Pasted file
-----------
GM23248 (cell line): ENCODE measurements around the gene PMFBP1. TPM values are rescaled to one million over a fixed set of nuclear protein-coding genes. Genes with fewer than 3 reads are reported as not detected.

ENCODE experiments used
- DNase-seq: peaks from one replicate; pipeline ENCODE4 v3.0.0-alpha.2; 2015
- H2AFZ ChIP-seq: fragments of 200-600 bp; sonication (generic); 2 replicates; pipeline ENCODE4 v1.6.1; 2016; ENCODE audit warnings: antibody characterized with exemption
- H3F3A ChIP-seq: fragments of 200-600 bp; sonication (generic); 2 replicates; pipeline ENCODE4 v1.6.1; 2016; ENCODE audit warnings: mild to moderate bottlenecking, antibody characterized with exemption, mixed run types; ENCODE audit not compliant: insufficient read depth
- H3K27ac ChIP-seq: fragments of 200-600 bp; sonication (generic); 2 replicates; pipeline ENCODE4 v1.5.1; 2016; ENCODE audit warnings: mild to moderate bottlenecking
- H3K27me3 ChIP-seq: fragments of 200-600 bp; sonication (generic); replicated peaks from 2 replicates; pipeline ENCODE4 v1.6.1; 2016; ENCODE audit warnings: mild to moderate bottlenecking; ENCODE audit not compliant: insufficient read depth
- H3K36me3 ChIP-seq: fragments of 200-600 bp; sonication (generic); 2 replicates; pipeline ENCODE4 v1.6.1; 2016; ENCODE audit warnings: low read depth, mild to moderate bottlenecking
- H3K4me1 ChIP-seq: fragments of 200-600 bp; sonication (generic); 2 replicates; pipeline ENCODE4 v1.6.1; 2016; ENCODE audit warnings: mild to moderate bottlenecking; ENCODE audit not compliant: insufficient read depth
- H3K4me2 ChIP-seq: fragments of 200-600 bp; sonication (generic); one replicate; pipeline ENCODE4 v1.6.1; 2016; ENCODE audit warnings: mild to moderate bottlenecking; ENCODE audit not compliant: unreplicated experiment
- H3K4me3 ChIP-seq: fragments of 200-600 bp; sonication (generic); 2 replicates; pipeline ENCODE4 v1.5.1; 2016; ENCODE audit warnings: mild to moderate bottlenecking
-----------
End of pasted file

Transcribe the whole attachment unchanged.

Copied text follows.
GM23248 (cell line): ENCODE measurements around the gene PMFBP1. TPM values are rescaled to one million over a fixed set of nuclear protein-coding genes. Genes with fewer than 3 reads are reported as not detected.

ENCODE experiments used
- DNase-seq: peaks from one replicate; pipeline ENCODE4 v3.0.0-alpha.2; 2015
- H2AFZ ChIP-seq: fragments of 200-600 bp; sonication (generic); 2 replicates; pipeline ENCODE4 v1.6.1; 2016; ENCODE audit warnings: antibody characterized with exemption
- H3F3A ChIP-seq: fragments of 200-600 bp; sonication (generic); 2 replicates; pipeline ENCODE4 v1.6.1; 2016; ENCODE audit warnings: mild to moderate bottlenecking, antibody characterized with exemption, mixed run types; ENCODE audit not compliant: insufficient read depth
- H3K27ac ChIP-seq: fragments of 200-600 bp; sonication (generic); 2 replicates; pipeline ENCODE4 v1.5.1; 2016; ENCODE audit warnings: mild to moderate bottlenecking
- H3K27me3 ChIP-seq: fragments of 200-600 bp; sonication (generic); replicated peaks from 2 replicates; pipeline ENCODE4 v1.6.1; 2016; ENCODE audit warnings: mild to moderate bottlenecking; ENCODE audit not compliant: insufficient read depth
- H3K36me3 ChIP-seq: fragments of 200-600 bp; sonication (generic); 2 replicates; pipeline ENCODE4 v1.6.1; 2016; ENCODE audit warnings: low read depth, mild to moderate bottlenecking
- H3K4me1 ChIP-seq: fragments of 200-600 bp; sonication (generic); 2 replicates; pipeline ENCODE4 v1.6.1; 2016; ENCODE audit warnings: mild to moderate bottlenecking; ENCODE audit not compliant: insufficient read depth
- H3K4me2 ChIP-seq: fragments of 200-600 bp; sonication (generic); one replicate; pipeline ENCODE4 v1.6.1; 2016; ENCODE audit warnings: mild to moderate bottlenecking; ENCODE audit not compliant: unreplicated experiment
- H3K4me3 ChIP-seq: fragments of 200-600 bp; sonication (generic); 2 replicates; pipeline ENCODE4 v1.5.1; 2016; ENCODE audit warnings: mild to moderate bottlenecking